Theory, design, research,and use of historical games in and beyond history education. Look here for links to current research, lists of available historical video games, reviews, and essays on a variety of topics connected to historical games. Created and maintained by Jeremiah McCall (jmc.hst@gmail.com; @gamingthepast), teacher, historian, researcher, and author of Gaming the Past

  • See the home page for essays and news on historical games.
  • Browse the content pages for articles and links to historical games.
  • Comment and post your own insights.

Interview: Matthieu Brevet, Steel Division II

May 18, 2019 1 comment

Recently, I had the opportunity to pose a list of questions about history and games to Matthieu Brevet, historian and game designer at Eugen Systems, makers of both historical and counterfactual strategy games such as R.U.S.E., the Wargame series, and Steel Division: Normandy 44. Eugen is finishing up production as lead designer of the WW2 real-time strategy game, Steel Division II. The game releases on Steam June 20, 2019, and is available for pre-purchase now.

Jeremiah McCall: Hi Matthieu. Thank you so much for your willingness to talk about your work as a designer of historical video games. There are a number of us who study and talk about historical games as kinds of history, and your insights as a professional designer are invaluable.  

Can you, for readers’ sakes, tell us a little about yourself, the work you’ve done in game design, and your current project?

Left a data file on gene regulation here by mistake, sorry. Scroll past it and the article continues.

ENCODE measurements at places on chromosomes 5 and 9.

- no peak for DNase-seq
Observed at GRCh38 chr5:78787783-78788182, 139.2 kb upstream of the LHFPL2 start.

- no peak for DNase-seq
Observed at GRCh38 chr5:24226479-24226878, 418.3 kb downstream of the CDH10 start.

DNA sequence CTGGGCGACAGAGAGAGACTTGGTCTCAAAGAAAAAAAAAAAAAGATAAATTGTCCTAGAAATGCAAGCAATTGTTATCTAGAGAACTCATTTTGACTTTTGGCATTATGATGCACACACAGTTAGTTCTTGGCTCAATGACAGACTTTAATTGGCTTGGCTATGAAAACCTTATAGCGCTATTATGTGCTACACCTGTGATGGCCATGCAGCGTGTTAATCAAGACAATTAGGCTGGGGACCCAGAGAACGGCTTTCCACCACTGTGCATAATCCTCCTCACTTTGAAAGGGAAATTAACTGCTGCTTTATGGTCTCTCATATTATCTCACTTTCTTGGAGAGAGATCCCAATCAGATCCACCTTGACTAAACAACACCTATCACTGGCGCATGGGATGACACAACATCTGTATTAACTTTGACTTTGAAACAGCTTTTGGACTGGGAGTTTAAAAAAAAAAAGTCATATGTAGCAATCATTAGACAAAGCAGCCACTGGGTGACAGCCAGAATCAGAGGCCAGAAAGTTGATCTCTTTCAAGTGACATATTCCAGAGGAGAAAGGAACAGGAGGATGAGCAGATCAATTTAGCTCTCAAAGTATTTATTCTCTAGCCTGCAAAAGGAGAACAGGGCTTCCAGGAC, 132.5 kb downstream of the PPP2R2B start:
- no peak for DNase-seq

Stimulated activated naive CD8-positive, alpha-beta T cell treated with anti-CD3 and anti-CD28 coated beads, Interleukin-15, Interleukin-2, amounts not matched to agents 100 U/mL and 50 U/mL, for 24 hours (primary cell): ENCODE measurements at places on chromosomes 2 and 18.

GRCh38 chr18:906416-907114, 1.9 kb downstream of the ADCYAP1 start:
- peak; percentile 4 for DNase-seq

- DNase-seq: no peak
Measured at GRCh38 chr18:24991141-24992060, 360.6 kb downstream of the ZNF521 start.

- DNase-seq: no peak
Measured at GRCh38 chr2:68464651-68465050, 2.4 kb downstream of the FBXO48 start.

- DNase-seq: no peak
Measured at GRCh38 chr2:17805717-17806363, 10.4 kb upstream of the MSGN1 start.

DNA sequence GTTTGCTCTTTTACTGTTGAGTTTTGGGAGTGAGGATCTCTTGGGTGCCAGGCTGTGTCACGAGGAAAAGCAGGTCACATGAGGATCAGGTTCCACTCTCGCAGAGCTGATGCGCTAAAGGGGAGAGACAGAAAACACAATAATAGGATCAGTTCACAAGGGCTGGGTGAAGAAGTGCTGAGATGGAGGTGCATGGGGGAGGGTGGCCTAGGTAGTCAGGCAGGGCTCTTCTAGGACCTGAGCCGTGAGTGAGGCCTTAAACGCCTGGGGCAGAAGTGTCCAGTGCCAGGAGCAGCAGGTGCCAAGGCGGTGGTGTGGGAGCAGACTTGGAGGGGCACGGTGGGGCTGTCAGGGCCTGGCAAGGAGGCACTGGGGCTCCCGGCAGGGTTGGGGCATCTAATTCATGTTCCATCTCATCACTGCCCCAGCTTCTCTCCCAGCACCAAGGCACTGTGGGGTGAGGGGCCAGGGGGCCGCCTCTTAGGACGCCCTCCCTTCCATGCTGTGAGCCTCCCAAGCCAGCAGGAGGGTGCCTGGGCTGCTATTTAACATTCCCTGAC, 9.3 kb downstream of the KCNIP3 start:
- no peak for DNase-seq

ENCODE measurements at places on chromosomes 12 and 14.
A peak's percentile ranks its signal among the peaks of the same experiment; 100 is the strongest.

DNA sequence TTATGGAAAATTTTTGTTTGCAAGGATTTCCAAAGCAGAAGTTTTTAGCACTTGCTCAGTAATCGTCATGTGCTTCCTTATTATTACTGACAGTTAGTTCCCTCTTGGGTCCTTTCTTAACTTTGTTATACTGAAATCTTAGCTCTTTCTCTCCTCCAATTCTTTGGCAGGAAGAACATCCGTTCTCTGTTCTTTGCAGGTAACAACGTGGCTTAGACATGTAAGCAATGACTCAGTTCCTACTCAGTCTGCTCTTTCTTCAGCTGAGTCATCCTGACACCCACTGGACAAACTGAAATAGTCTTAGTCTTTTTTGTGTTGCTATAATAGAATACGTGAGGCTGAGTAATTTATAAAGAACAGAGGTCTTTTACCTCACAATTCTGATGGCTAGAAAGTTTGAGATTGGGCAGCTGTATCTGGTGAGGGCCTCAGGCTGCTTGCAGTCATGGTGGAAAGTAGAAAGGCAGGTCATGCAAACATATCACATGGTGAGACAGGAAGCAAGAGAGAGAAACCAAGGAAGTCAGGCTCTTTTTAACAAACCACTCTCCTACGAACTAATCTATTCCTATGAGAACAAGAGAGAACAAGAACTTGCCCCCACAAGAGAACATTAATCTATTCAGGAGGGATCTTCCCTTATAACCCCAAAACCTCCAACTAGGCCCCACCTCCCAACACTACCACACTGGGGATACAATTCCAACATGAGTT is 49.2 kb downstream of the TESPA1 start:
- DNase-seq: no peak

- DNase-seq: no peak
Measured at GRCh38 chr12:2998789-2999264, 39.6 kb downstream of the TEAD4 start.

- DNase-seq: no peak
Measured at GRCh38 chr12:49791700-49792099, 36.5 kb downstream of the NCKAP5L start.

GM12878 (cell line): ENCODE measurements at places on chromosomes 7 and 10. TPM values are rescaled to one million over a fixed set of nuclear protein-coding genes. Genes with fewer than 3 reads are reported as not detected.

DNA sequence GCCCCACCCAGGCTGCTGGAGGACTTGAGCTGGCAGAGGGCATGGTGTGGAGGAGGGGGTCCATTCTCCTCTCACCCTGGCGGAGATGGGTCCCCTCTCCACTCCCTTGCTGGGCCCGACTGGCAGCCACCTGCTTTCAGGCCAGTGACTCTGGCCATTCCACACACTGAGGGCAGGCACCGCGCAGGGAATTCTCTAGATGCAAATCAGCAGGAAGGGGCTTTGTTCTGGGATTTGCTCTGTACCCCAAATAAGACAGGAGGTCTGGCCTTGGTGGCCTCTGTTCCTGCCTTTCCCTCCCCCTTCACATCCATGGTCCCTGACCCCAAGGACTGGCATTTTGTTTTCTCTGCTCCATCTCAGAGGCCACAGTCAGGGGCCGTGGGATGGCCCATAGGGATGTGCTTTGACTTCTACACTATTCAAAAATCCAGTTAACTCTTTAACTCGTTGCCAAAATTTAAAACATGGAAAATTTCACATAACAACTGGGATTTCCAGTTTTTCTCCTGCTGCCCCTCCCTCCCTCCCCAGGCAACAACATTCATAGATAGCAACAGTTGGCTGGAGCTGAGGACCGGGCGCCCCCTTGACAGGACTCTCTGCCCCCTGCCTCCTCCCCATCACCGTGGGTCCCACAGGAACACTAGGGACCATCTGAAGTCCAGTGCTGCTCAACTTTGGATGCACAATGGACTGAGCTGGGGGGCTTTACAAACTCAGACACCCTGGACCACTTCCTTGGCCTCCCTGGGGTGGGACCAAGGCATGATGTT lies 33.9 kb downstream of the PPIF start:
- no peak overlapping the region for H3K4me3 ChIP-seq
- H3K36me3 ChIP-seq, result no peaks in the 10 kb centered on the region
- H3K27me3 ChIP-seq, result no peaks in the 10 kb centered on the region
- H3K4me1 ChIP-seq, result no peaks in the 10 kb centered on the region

Matthieu: I’m 40 and I’ve been (very) briefly a high school History teacher while studying & obtaining a PhD in Napoleonic History. Since then, I’ve been combining my passion for History with my other one for strategy videogames by working at Eugen Systems. First as a game designer (RUSE, Wargame: European Escalation & AirLand Battle), associate producer (Wargame: Red Dragon, Act of Aggression & Steel Division: Normandy 44) and now lead game designer (Steel Division 2).

Cover

Read more…

New History and Games Article on Journal of Geek Studies

A new survey article I wrote recently is now up on the Journal of Geek Studies

Playing with the past: history and video games (and why it might matter)

It essentially is a broad general survey of the topics and issues in historical games, history learning, and history education, I have been working on the past 14 years. I hope it will prove to serve as good introduction to a bit of the field (though my review essay in S&G 2016, is still a better bet for bibliography)

Categories: Uncategorized

Interview: Civilization Game Designer Soren Johnson

April 11, 2019 1 comment

Those studying historical games need to have more conversations with the designers and developers that actually make these games. I am exploring the possibility of doing some interviews to host on Gaming the Past for anyone interested in learning more about how historical game designers see their games and the role of history in the design process. Since I have used Civilization III and IV in my high school classrooms for the past decade or so, Soren Johnson, designer of those games and now CEO of Mohawk Games working on the historical game 10 Crowns, seemed a perfect first designer to interview. Soren kindly agreed to talk with me about his perspective on history and games as a designer. It was fascinating for me, and should be worthwhile to anyone interested in the development of historical video games.